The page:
The gist of the story is that a gambler traveling cross country discovers a local golf phenom in a small rural town who won his city championship by 15 strokes. The gambler convinces him to travel with him and play high-stakes gambling matches. They eventually wind up in Las Vegas, where he ultimately finds himself in a high-stakes game against a man with mob connections, a game of life or death, according to promotional materials.

The golfer in real life, incidentally, is Keith Flatt, whose wife Chris is the executive vice president hotel sales and marketing for Wynn Las Vegas (the final match in the movie was filmed at the Wynn Las Vegas Golf Course). Jastrow and wife Anne Archer are friends of the Flatts, and Keith matter-of-factly told him his story one day.

“This is a movie,” Jastrow told him. Several years later, it has become one.

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The Grind

Padraig Harrington's frugal victory feast, a golfer's new reality show, caddies get mad and more models take up golf

Welcome to another edition of The Grind, where we're always in the mood for a good comeback story. Here was this week's uplifting plot: A great golfer who hasn't won a major championship since 2008 tinkers with his golf swing and falls to depths in the Official World Golf Ranking he hasn't seen since turning pro. But in his 40s, he gets a sponsor's exemption into an event he won a decade earlier and rallies to win again on a major championship course. Inspirational stuff. Congrats to Padraig Harrington, and hang in there, Tiger. You've got time to figure this out.



Padraig Harrington: For a second straight week, the World No. 297 won on the PGA Tour. This time it was Harrington, 43, who hadn't won since capturing back-to-back majors at the British Open and PGA Championship in 2008, and had earned less than $1 million in his 41 previous tour starts since 2012. But after winning the Honda Classic in a playoff over 21-year-old Daniel Berger, the popular Irishman showed he still has the guts under pressure that made him a three-time major winner -- and a good accountant.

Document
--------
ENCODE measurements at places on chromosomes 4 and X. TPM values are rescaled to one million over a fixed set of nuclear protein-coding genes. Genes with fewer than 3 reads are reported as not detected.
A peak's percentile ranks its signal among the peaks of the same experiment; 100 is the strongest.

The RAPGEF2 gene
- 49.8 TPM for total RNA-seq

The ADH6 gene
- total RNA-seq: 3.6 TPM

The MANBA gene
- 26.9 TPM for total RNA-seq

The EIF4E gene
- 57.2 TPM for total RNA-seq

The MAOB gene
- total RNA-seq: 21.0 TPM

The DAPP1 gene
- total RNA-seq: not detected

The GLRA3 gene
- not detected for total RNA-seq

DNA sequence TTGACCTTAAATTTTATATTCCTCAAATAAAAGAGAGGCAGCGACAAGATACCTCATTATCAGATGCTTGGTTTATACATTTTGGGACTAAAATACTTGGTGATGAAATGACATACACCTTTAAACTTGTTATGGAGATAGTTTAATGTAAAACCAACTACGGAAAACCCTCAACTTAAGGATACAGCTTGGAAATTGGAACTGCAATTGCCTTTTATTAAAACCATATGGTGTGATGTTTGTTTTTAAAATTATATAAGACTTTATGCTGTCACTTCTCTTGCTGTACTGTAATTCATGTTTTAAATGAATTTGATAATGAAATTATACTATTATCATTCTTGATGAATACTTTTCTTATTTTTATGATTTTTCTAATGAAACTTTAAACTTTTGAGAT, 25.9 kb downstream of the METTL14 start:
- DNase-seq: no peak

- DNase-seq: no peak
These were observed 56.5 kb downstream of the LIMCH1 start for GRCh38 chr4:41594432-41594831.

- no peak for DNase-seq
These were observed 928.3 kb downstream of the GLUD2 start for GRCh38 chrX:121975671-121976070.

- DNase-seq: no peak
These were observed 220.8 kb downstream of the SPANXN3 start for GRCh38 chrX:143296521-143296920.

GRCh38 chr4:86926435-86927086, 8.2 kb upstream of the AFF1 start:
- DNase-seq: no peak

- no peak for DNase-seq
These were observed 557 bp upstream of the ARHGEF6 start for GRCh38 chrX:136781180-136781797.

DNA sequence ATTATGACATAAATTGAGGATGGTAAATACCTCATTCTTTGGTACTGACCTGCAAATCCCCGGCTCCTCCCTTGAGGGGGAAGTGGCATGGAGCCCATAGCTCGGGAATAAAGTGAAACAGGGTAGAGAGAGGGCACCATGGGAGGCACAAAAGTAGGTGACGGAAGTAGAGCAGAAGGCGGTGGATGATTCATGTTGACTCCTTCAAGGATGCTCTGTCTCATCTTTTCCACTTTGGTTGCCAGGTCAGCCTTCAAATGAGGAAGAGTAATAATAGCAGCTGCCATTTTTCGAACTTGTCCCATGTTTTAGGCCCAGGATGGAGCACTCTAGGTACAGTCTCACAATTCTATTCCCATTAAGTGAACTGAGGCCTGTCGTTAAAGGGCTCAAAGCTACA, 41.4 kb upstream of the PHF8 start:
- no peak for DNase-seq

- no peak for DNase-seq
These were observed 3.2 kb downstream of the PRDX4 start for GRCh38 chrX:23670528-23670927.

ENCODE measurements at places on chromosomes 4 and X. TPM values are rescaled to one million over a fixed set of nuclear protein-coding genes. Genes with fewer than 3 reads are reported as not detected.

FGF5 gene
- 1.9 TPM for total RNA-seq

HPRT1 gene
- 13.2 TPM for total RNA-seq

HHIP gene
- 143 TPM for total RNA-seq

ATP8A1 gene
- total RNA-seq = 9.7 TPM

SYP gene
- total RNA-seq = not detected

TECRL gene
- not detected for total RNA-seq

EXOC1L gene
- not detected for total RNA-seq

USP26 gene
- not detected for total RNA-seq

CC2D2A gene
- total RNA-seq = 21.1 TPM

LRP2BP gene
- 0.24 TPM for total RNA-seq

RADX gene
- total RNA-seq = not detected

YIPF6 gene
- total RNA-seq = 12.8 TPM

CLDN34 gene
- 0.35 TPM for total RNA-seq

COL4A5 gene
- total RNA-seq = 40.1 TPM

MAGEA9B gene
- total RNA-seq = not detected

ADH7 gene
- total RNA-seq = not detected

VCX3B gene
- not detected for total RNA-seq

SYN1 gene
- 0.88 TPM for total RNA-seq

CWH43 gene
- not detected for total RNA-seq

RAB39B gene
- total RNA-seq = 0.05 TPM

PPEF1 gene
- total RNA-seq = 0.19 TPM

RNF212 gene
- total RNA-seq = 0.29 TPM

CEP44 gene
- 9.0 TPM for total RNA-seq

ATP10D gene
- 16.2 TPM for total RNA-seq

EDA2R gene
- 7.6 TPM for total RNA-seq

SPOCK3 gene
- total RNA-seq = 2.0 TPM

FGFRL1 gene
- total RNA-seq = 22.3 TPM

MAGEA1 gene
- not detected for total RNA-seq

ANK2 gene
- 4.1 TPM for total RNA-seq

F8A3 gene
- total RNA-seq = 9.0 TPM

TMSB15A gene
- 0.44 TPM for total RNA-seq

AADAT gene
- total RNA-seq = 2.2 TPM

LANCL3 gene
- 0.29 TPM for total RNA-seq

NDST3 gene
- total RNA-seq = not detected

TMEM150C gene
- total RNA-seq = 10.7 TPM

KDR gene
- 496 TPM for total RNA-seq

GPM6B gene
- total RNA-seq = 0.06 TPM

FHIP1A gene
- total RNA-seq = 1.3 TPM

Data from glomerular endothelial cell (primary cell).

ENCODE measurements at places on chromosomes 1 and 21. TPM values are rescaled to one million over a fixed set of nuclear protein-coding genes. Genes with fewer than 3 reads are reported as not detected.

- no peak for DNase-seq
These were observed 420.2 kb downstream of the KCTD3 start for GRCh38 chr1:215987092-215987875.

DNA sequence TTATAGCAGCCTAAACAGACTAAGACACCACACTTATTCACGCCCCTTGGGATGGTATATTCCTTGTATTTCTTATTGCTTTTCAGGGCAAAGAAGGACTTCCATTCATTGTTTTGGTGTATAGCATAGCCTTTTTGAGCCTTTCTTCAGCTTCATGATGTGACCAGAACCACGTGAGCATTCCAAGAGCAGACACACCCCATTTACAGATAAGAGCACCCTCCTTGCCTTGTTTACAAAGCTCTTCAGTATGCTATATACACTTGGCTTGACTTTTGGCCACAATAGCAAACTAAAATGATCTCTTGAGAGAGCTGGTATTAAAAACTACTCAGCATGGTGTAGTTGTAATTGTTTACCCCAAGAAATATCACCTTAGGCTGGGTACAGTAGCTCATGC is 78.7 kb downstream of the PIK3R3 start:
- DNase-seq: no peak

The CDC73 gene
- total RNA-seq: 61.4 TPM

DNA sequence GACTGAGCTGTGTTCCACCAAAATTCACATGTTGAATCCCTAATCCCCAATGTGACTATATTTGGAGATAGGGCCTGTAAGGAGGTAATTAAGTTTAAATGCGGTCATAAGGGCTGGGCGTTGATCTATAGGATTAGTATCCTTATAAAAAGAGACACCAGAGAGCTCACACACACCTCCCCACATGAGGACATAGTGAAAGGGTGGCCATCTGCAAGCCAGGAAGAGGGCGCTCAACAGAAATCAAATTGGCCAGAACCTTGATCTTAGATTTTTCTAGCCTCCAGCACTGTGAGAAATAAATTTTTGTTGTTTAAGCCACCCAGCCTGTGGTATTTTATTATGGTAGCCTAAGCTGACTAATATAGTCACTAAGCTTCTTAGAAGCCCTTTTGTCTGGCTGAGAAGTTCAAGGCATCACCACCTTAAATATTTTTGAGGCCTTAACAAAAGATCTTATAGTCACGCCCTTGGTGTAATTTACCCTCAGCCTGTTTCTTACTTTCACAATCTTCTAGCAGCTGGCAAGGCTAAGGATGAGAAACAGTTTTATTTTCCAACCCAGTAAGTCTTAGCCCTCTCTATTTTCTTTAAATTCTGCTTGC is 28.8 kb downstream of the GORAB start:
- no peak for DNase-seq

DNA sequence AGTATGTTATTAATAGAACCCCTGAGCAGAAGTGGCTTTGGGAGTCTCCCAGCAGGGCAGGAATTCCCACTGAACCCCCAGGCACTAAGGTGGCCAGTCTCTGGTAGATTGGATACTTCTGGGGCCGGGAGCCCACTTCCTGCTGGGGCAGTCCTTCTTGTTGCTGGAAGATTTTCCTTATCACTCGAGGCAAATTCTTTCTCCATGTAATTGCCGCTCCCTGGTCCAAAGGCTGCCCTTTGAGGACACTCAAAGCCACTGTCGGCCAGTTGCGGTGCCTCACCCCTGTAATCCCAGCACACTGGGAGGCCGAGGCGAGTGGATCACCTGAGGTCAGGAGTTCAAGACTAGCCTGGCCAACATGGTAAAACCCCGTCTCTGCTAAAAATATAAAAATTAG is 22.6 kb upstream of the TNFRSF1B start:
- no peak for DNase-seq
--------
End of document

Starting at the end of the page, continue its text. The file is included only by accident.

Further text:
Related: 13 PGA Tour winners who used to be regular working stiffs

Lydia Ko: We might just have to give the 17-year-old phenom a permanent slot in this section. Ko won for a second week in a row, capturing the New Zealand Open for a remarkable 10th professional title. By comparison, Tiger Woods, Jack Nicklaus and Rory McIlroy didn't reach double digits in wins until they were 24.

Related: Pictures of PGA Tour wives and girlfriends

The Loves: Talk about great timing. On the same day Davis Love III was officially introduced as the 2016 U.S. Ryder Cup captain, his son, Dru, picked up his first collegiate title. Congrats, Dru, but you're going to really have to kick things in gear if you're going to play for your dad at Hazeltine next year.

The Parneviks: This Swedish clan didn't win any golf tournaments, but its new TV reality show is set to come out in the next couple weeks. Jesper described it as a reality cross between The Office and Modern Family. Sounds awesome. Now we just need to find a way to be able to stream TV3 in Sweden.



Ian Poulter: Poulter had his first 54-hole lead in a PGA Tour event and was looking for his first stroke-play win in the U.S., but things got away from him during a wild final round. Poulter hit five balls in the water -- one more and we would have permanently dubbed him "two sleeves" -- on his way to a 74 and a T-3 finish. "It's a shame to hand tournaments away. I've handed one away this week," Poulter said. No arguments here.

PHOTOS: The Year In Golf WAGs

Bad caddie treatment: The strained relationship between PGA Tour caddies and the tour didn't improve last week when loopers had to huddle in a metal shed during a Saturday thunderstorm while their bosses took cover in the clubhouse. Yeah, that lawsuit isn't going away anytime soon. Robert Streb's caddie, Steve Catlan, shared this photo on Instagram: